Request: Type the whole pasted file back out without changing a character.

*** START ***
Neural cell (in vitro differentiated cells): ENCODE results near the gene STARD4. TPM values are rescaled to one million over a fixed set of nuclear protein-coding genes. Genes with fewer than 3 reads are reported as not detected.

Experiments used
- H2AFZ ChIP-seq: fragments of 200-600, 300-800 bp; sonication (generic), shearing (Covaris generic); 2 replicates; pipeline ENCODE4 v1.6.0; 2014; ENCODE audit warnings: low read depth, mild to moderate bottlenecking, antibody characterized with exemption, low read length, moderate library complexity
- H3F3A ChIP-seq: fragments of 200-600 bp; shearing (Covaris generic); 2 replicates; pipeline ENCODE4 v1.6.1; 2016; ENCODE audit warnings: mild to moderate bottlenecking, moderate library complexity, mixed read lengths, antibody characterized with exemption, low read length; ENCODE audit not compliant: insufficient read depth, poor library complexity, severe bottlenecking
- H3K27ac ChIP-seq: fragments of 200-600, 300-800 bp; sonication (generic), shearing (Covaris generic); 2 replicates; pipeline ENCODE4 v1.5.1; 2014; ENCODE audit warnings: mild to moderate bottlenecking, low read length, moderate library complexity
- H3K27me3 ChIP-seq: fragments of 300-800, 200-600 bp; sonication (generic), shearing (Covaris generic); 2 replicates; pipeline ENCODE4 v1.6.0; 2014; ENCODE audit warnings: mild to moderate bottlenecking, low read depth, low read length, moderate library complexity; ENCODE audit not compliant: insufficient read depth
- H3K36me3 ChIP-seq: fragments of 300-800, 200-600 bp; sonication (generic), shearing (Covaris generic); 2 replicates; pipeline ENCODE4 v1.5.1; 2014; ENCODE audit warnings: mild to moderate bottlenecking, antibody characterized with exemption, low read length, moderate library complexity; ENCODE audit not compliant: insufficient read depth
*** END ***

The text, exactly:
Neural cell (in vitro differentiated cells): ENCODE results near the gene STARD4. TPM values are rescaled to one million over a fixed set of nuclear protein-coding genes. Genes with fewer than 3 reads are reported as not detected.

Experiments used
- H2AFZ ChIP-seq: fragments of 200-600, 300-800 bp; sonication (generic), shearing (Covaris generic); 2 replicates; pipeline ENCODE4 v1.6.0; 2014; ENCODE audit warnings: low read depth, mild to moderate bottlenecking, antibody characterized with exemption, low read length, moderate library complexity
- H3F3A ChIP-seq: fragments of 200-600 bp; shearing (Covaris generic); 2 replicates; pipeline ENCODE4 v1.6.1; 2016; ENCODE audit warnings: mild to moderate bottlenecking, moderate library complexity, mixed read lengths, antibody characterized with exemption, low read length; ENCODE audit not compliant: insufficient read depth, poor library complexity, severe bottlenecking
- H3K27ac ChIP-seq: fragments of 200-600, 300-800 bp; sonication (generic), shearing (Covaris generic); 2 replicates; pipeline ENCODE4 v1.5.1; 2014; ENCODE audit warnings: mild to moderate bottlenecking, low read length, moderate library complexity
- H3K27me3 ChIP-seq: fragments of 300-800, 200-600 bp; sonication (generic), shearing (Covaris generic); 2 replicates; pipeline ENCODE4 v1.6.0; 2014; ENCODE audit warnings: mild to moderate bottlenecking, low read depth, low read length, moderate library complexity; ENCODE audit not compliant: insufficient read depth
- H3K36me3 ChIP-seq: fragments of 300-800, 200-600 bp; sonication (generic), shearing (Covaris generic); 2 replicates; pipeline ENCODE4 v1.5.1; 2014; ENCODE audit warnings: mild to moderate bottlenecking, antibody characterized with exemption, low read length, moderate library complexity; ENCODE audit not compliant: insufficient read depth